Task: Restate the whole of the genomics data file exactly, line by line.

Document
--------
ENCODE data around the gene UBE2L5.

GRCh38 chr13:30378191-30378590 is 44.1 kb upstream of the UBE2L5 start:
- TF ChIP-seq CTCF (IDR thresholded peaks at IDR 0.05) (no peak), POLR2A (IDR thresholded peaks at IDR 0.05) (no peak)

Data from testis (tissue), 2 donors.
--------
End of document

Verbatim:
ENCODE data around the gene UBE2L5.

GRCh38 chr13:30378191-30378590 is 44.1 kb upstream of the UBE2L5 start:
- TF ChIP-seq CTCF (IDR thresholded peaks at IDR 0.05) (no peak), POLR2A (IDR thresholded peaks at IDR 0.05) (no peak)

Data from testis (tissue), 2 donors.